Celtic Connections review: In The Tradition, Glasgow

London-based singer and multi-instrumentalist Olivia Chaney

London-based singer and multi-instrumentalist Olivia Chaney

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The second of Celtic Connections’ In The Tradition triple bills featured singer/songwriters from England, Ireland and a collaborative project fronted by Highland songstress Rachel Sermanni and Indian composer, producer and Bollywood playback singer Papon.

In The Tradition - St Andrews in the Square, Glasgow

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Their opening set amounted to a gentle exploratory cross-pollination rather than fully realised integration of Sermanni’s fragrant folk pop and Papon’s devotional ragas, with much of the colour supplied by the tactile rhythms, including a burst of communal mouth percussion.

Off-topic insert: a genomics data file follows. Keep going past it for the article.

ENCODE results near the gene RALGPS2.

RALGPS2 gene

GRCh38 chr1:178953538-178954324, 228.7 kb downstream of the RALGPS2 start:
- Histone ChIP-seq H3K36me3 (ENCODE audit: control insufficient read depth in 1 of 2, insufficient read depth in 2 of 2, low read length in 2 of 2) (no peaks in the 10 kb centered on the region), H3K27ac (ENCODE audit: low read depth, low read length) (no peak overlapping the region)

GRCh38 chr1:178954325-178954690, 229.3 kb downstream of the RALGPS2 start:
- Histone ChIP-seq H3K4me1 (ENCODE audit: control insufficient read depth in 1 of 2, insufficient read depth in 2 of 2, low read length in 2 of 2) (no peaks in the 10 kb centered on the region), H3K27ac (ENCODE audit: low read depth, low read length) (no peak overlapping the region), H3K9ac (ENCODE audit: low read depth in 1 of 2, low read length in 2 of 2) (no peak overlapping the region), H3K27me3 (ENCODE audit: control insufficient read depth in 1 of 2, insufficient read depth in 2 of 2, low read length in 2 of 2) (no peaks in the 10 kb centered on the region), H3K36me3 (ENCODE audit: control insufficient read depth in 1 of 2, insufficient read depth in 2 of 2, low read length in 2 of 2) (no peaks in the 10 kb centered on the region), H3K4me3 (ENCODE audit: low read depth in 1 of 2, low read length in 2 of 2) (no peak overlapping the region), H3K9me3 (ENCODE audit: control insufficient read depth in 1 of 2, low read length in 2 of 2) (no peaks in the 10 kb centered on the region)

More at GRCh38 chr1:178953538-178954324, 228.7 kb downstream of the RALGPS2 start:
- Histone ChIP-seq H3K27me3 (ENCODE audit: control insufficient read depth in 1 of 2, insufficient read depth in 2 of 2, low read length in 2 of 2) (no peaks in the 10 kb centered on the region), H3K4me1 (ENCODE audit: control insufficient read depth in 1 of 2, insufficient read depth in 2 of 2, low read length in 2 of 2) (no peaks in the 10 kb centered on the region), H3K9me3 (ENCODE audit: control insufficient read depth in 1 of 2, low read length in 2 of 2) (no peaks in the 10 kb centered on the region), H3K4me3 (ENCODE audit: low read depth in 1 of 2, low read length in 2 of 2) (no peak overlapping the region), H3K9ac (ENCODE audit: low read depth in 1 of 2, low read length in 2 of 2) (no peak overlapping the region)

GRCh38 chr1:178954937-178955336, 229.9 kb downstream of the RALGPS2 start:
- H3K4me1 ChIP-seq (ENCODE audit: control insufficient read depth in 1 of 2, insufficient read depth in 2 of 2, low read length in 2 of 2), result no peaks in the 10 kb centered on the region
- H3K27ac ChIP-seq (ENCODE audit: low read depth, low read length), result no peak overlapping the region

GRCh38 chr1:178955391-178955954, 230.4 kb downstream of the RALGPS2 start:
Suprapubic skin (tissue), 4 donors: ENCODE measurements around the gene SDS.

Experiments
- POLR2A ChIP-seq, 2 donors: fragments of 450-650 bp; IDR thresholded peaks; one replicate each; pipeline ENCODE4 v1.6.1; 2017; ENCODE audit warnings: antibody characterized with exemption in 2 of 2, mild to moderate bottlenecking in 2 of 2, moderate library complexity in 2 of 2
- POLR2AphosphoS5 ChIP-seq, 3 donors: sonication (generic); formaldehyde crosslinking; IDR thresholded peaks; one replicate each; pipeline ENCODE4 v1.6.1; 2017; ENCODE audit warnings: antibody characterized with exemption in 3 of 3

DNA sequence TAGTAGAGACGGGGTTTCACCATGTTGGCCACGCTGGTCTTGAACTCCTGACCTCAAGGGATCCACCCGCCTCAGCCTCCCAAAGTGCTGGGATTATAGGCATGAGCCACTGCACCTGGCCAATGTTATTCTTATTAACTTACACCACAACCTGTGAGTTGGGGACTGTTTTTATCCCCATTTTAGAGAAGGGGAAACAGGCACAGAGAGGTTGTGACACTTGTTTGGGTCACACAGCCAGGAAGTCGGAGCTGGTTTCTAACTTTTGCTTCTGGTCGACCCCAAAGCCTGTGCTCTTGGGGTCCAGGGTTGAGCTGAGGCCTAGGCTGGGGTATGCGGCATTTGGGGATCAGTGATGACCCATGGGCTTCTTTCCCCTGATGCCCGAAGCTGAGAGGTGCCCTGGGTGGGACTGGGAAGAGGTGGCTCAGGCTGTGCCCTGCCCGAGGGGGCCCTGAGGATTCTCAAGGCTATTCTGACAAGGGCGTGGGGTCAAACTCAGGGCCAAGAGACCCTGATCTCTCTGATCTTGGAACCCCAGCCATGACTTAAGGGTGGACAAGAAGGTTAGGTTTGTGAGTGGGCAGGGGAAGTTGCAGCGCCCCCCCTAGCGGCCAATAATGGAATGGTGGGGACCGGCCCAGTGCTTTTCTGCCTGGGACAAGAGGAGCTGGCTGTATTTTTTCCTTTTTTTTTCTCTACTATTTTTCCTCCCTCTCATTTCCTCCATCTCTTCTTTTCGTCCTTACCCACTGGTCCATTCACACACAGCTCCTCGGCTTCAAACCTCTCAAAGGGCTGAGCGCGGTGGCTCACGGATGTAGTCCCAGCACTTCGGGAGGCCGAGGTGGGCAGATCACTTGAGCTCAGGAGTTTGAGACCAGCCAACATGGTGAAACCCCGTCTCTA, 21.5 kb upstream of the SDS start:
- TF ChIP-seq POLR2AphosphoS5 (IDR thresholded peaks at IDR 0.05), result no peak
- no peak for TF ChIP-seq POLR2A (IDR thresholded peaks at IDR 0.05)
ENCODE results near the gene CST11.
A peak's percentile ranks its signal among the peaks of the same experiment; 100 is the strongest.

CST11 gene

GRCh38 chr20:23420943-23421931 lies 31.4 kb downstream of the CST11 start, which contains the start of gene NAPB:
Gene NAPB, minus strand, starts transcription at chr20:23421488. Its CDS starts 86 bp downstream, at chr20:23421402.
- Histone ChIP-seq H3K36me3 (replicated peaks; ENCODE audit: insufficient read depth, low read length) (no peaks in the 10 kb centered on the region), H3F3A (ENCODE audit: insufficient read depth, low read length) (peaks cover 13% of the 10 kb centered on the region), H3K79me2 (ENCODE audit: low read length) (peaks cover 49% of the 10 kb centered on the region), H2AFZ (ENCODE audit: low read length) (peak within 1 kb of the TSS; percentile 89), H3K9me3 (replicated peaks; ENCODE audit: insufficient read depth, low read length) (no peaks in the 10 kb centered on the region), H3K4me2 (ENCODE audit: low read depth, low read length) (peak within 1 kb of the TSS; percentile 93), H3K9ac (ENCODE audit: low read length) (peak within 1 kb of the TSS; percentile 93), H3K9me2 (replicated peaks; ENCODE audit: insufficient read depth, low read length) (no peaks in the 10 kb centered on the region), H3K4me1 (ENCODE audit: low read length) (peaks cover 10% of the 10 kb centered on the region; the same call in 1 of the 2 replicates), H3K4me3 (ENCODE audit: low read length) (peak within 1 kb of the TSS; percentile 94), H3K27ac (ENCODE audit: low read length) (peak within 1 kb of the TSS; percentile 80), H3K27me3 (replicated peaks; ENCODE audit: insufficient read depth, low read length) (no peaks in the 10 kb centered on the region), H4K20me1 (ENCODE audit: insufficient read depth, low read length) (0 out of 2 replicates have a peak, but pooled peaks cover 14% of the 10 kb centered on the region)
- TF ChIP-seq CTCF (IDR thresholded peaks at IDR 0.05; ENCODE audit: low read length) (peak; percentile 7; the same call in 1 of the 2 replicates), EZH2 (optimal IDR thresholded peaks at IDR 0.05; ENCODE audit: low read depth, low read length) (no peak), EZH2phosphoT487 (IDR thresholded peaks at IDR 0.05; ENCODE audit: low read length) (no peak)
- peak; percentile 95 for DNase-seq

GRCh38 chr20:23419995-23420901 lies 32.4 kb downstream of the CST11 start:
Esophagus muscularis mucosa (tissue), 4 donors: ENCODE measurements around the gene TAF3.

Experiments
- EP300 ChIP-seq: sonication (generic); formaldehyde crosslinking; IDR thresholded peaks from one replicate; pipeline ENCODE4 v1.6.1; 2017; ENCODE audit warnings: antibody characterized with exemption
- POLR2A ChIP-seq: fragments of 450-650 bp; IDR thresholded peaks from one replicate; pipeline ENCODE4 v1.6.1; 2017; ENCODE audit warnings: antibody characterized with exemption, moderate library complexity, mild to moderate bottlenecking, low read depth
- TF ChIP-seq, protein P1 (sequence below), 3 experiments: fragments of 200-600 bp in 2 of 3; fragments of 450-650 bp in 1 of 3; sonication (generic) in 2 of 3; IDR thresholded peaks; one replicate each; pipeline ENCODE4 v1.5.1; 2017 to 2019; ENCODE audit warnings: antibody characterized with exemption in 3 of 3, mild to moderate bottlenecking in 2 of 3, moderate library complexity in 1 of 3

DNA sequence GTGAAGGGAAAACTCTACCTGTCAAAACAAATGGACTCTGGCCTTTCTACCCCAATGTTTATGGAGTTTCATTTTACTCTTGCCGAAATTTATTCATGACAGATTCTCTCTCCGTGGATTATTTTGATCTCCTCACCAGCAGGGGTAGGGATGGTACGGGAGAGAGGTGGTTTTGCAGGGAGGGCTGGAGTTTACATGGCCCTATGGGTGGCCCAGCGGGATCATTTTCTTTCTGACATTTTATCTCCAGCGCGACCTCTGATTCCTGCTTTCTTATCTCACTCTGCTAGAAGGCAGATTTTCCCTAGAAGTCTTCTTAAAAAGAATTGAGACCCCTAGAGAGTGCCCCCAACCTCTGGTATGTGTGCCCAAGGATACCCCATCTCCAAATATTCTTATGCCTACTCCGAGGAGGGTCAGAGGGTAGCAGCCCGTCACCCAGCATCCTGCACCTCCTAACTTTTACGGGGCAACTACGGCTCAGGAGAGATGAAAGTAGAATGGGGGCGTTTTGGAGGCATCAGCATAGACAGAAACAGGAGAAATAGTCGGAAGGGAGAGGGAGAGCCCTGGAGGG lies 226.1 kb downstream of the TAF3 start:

Tyrone-bred, Belfast-based singer Bernadette Morris is pure of pipes, like an Irish Kate Rusby. And like her English counterpart, she makes a point of unearthing some of the lesser sung material of her country, including in this set songs of emigration. Accompanied by guitar and whistles, she delivered her selections – of which John Spillane’s All The Ways You Wander was the most enrapturing – with a touch of reedy twang.

But most interesting was daffy London-based singer and multi-instrumentalist Olivia Chaney, who coaxed as many colours from her voice as her diverse repertoire and instrumentation suggested. Opening with a “modern native folk song”, which turned out to be Alasdair Roberts’ Waxwing bewitchingly rendered on harmonium, she intrigued and engaged with her musical storytelling, collaborations with Roberts and pianist David McGuinness and a seamless stylistic blend.

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